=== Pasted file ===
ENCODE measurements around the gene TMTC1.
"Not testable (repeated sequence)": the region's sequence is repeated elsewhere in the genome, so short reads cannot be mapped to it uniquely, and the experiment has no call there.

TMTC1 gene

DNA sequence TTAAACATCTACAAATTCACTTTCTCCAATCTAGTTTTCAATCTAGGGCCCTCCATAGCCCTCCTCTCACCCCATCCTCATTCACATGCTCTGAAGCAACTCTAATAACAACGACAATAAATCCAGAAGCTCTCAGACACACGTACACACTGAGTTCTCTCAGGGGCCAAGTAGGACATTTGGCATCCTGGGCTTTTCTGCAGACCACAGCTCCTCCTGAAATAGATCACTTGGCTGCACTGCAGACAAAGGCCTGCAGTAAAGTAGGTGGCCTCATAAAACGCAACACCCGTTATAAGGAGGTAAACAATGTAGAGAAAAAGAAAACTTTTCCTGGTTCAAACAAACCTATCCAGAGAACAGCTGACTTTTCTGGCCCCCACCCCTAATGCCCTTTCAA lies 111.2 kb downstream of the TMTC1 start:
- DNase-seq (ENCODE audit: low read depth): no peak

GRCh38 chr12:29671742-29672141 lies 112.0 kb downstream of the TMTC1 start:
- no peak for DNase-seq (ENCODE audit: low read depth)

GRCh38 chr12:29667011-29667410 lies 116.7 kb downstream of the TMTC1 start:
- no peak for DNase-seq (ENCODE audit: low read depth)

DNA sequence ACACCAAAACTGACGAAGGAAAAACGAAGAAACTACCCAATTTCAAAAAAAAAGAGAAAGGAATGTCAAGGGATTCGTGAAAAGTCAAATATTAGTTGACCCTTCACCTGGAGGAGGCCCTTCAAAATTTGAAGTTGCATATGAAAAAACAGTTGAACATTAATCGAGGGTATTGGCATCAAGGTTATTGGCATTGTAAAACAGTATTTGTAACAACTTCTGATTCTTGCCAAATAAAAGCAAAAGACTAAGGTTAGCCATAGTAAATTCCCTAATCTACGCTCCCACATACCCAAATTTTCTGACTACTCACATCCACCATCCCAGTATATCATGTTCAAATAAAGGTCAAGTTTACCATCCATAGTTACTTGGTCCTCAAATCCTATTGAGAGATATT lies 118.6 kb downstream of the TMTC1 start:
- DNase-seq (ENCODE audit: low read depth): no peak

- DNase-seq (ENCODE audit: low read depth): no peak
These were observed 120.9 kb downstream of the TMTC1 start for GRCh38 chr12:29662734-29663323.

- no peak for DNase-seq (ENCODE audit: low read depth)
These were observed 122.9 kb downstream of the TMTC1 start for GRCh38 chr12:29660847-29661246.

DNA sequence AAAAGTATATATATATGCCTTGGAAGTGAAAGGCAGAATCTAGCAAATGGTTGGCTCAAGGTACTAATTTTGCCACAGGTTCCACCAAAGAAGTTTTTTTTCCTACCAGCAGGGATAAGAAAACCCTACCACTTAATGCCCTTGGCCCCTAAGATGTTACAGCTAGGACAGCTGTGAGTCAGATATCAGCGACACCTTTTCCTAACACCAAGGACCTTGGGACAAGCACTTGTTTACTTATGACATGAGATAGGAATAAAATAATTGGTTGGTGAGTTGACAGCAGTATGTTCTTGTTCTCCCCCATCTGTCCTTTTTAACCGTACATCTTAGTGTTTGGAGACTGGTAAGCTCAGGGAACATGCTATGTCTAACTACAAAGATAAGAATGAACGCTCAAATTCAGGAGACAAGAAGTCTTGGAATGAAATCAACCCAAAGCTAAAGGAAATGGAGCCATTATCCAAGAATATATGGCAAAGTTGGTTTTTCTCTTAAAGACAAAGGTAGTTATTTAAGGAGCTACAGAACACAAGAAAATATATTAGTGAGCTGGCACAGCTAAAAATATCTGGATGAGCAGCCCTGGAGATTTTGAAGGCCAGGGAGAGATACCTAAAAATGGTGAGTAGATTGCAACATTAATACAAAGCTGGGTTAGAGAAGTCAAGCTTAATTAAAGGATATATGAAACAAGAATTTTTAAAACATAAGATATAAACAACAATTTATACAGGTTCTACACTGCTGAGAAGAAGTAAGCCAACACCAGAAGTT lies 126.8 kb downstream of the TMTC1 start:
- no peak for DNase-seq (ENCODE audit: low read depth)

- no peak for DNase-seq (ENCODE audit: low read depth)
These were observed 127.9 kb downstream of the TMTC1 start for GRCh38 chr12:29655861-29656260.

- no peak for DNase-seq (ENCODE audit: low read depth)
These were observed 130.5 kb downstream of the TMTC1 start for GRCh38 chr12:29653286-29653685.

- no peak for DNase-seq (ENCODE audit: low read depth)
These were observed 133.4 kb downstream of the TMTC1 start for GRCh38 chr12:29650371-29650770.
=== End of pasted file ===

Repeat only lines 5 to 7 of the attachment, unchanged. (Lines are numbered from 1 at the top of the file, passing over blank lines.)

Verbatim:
- DNase-seq (ENCODE audit: low read depth): no peak

GRCh38 chr12:29671742-29672141 lies 112.0 kb downstream of the TMTC1 start:
- no peak for DNase-seq (ENCODE audit: low read depth)